The Huffington Post article ignores the economic realities Canada’s restaurants face. The “takeout or delivery model” for Canadian eateries is reliance on the popular Skip the Dishes app, which takes a 40 percent cut of the bill on each order. 

The hyperbole of Skelly’s economic-influenced protest was amplified by left-wing social media influencers, such as Maaz Khan, a digital content creator who produces pieces for the Toronto International Film Festival, who tweeted, “If I was the owner of Adamson BBQ and I opened despite the restrictions and no business license, I would be dragged out, arrested, in jail and fined within minutes! This is beyond ridiculous!”

Billed for Toronto Police presence

As the situation evolved, it was revealed at a press conference with Toronto Police representative Supt. Domenic Sinopoli the order to close Adamson Barbecue did not come from a warrant issued by a Justice of the Ontario Superior Court of Justice, but from an elected official, Toronto’s Chief Medical Officer of Health Dr. Eileen de Villa, “Last night, we received an order from Justice — sorry — Dr. de Villa essentially giving us power under the — or her power — under the Health Protection Act to seize the property, which she has done,” said Sinopoli.

A Nov. 28 article in the Toronto Sun revealed Toronto Police kept officers at Adamson Barbecue, paying them out of the City’s coffers rather than the police budget, as if they were hired to work a private event like a hockey game, “After a week of deployed officers and even a dozen horses, a late development Friday was that cops were expected to stay on guard overnight, hired as a pay duty officers by the City of Toronto rather than being paid for out of the police budget.”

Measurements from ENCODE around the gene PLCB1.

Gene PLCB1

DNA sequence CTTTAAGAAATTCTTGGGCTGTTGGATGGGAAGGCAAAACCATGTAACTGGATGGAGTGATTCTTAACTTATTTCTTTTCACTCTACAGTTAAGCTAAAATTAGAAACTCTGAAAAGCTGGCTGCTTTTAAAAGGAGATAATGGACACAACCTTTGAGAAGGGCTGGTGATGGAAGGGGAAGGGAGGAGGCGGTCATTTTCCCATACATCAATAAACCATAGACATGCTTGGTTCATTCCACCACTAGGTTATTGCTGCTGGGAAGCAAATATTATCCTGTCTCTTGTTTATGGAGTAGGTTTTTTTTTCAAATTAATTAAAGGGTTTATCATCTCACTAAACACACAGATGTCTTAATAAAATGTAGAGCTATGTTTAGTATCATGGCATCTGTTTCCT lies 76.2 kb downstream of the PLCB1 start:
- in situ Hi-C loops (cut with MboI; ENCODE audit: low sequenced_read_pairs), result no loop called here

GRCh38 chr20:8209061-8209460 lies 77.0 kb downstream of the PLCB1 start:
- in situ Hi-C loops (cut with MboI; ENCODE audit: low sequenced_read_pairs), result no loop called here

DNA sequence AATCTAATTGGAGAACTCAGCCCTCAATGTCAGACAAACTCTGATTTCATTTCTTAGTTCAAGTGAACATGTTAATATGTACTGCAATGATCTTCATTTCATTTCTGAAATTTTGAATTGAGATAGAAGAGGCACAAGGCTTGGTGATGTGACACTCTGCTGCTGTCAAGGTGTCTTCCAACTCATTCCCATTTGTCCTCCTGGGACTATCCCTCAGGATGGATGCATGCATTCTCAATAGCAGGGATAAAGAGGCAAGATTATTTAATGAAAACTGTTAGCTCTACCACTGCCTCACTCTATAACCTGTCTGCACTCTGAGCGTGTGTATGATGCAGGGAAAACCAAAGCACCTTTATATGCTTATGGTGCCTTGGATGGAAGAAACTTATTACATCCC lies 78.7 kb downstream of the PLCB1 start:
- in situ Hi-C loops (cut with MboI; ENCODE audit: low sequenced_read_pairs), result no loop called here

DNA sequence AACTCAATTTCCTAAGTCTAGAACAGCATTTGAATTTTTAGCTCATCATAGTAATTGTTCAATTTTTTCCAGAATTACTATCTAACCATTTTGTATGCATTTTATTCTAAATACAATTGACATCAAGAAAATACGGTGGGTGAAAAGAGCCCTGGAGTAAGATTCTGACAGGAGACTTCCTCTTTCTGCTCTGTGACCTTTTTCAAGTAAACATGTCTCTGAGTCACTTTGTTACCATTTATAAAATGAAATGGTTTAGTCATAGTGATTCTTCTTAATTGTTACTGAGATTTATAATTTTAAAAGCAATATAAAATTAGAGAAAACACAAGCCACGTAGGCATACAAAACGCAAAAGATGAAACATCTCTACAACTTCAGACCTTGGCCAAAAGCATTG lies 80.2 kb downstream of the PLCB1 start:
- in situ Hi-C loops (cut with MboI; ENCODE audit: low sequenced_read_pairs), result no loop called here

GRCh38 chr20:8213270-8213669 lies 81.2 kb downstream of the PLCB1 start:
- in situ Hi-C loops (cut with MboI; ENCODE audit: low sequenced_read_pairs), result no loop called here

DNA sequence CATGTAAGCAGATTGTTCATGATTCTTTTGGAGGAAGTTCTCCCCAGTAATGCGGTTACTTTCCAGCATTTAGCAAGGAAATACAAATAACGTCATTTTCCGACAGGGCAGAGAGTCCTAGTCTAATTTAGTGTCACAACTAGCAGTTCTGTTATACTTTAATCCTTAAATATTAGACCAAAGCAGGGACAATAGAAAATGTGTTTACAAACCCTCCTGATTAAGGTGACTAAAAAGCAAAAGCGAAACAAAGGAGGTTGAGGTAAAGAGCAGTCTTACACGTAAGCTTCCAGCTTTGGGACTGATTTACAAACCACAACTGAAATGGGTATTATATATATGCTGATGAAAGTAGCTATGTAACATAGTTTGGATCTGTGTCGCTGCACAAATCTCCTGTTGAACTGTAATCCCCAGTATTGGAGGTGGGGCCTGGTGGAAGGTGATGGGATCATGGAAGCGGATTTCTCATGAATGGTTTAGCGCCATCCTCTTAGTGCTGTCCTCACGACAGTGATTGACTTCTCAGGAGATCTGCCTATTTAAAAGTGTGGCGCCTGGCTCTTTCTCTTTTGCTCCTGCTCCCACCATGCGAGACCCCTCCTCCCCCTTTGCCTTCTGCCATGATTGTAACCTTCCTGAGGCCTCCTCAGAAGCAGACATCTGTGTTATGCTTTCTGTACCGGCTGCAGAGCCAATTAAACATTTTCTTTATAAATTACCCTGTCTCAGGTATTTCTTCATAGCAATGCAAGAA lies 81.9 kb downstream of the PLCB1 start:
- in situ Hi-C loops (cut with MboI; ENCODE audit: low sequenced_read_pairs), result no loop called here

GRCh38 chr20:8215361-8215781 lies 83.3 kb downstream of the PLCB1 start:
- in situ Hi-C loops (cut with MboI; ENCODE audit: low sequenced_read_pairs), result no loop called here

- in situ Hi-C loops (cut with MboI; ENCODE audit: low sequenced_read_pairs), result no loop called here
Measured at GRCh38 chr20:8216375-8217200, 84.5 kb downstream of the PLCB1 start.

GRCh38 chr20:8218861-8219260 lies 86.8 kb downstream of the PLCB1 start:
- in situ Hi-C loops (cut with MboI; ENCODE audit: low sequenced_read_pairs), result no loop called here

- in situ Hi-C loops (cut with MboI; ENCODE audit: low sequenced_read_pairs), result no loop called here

These expenditures are included in the $187,000 bill the City seeks to reclaim from Skelly, who crowdfunded more than $330,000 from the Canadian public on GoFundMe, as the vast majority of the bill is composed of more than $165,000 in police expenditures.  

The Sun remarked, “Police officers shouldn’t be used as de Villa’s de facto muscle for orders to seize a business based on new emergency laws and unprecedented actions that need to be heard at the Supreme Court of Canada if necessary.”

On Feb. 20, before being hit with the bill from the City of Toronto, Skelly announced at a press conference that he would be challenging Ontario’s lockdown, which has been in force in perpetuity and will continue until at least Mar. 8, in the province’s Superior Court. 

Cara Zwibel, Director of the fundamental freedoms program at the Canadian Civil Liberties Association, told CP24 she was concerned about the government’s move to have a private citizen pay for the government’s law enforcement costs incurred in the closure of his own business and arrest, “… this is what police do, they enforce the law and keep the peace, that’s the cost of doing business as a municipality.”

Zwibel added that the issue has come up on Canadian university campuses in the past, “The universities will sometimes say ‘well, there’s going to be a big reaction to that and so we’re going to need security, and so you’re going to have to pay for it.’”

“I would say it’s not appropriate to have to pay to exercise your constitutionally protected right to protest,” said Zwibel.